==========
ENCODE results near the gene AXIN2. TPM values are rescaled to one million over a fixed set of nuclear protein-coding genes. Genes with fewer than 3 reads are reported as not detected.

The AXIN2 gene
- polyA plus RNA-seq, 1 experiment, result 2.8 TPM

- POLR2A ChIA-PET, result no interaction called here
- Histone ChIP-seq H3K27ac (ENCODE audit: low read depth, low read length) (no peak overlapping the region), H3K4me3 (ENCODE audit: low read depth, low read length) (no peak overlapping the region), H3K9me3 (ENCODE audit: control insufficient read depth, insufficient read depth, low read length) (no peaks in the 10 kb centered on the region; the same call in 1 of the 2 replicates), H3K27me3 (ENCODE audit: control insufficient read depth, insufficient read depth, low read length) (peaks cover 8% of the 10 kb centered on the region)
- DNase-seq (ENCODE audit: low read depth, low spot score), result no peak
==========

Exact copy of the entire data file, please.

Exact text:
ENCODE results near the gene AXIN2. TPM values are rescaled to one million over a fixed set of nuclear protein-coding genes. Genes with fewer than 3 reads are reported as not detected.

The AXIN2 gene
- polyA plus RNA-seq, 1 experiment, result 2.8 TPM

- POLR2A ChIA-PET, result no interaction called here
- Histone ChIP-seq H3K27ac (ENCODE audit: low read depth, low read length) (no peak overlapping the region), H3K4me3 (ENCODE audit: low read depth, low read length) (no peak overlapping the region), H3K9me3 (ENCODE audit: control insufficient read depth, insufficient read depth, low read length) (no peaks in the 10 kb centered on the region; the same call in 1 of the 2 replicates), H3K27me3 (ENCODE audit: control insufficient read depth, insufficient read depth, low read length) (peaks cover 8% of the 10 kb centered on the region)
- DNase-seq (ENCODE audit: low read depth, low spot score), result no peak